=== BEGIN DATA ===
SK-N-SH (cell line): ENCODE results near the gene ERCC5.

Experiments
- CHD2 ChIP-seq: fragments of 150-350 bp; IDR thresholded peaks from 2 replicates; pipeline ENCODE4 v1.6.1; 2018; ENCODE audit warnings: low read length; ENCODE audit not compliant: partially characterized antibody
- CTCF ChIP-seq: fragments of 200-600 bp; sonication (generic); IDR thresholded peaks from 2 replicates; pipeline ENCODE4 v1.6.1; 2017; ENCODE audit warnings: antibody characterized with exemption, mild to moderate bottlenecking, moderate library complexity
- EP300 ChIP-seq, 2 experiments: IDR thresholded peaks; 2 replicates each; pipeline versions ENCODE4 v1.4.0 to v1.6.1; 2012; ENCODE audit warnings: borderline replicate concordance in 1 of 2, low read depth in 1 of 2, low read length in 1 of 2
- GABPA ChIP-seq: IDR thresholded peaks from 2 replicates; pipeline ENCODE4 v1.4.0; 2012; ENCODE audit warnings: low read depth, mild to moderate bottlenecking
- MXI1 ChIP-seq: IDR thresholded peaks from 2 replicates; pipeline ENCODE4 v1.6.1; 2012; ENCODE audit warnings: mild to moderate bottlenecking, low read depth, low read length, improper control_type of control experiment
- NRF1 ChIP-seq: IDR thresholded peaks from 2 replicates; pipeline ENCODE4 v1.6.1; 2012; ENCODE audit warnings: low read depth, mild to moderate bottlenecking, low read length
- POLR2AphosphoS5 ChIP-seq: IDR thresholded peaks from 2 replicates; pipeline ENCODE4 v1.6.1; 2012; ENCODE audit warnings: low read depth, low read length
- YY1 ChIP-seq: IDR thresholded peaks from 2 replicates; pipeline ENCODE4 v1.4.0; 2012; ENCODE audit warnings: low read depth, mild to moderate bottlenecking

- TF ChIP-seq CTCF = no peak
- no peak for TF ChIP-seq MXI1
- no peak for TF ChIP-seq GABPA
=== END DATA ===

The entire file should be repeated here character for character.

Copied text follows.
SK-N-SH (cell line): ENCODE results near the gene ERCC5.

Experiments
- CHD2 ChIP-seq: fragments of 150-350 bp; IDR thresholded peaks from 2 replicates; pipeline ENCODE4 v1.6.1; 2018; ENCODE audit warnings: low read length; ENCODE audit not compliant: partially characterized antibody
- CTCF ChIP-seq: fragments of 200-600 bp; sonication (generic); IDR thresholded peaks from 2 replicates; pipeline ENCODE4 v1.6.1; 2017; ENCODE audit warnings: antibody characterized with exemption, mild to moderate bottlenecking, moderate library complexity
- EP300 ChIP-seq, 2 experiments: IDR thresholded peaks; 2 replicates each; pipeline versions ENCODE4 v1.4.0 to v1.6.1; 2012; ENCODE audit warnings: borderline replicate concordance in 1 of 2, low read depth in 1 of 2, low read length in 1 of 2
- GABPA ChIP-seq: IDR thresholded peaks from 2 replicates; pipeline ENCODE4 v1.4.0; 2012; ENCODE audit warnings: low read depth, mild to moderate bottlenecking
- MXI1 ChIP-seq: IDR thresholded peaks from 2 replicates; pipeline ENCODE4 v1.6.1; 2012; ENCODE audit warnings: mild to moderate bottlenecking, low read depth, low read length, improper control_type of control experiment
- NRF1 ChIP-seq: IDR thresholded peaks from 2 replicates; pipeline ENCODE4 v1.6.1; 2012; ENCODE audit warnings: low read depth, mild to moderate bottlenecking, low read length
- POLR2AphosphoS5 ChIP-seq: IDR thresholded peaks from 2 replicates; pipeline ENCODE4 v1.6.1; 2012; ENCODE audit warnings: low read depth, low read length
- YY1 ChIP-seq: IDR thresholded peaks from 2 replicates; pipeline ENCODE4 v1.4.0; 2012; ENCODE audit warnings: low read depth, mild to moderate bottlenecking

- TF ChIP-seq CTCF = no peak
- no peak for TF ChIP-seq MXI1
- no peak for TF ChIP-seq GABPA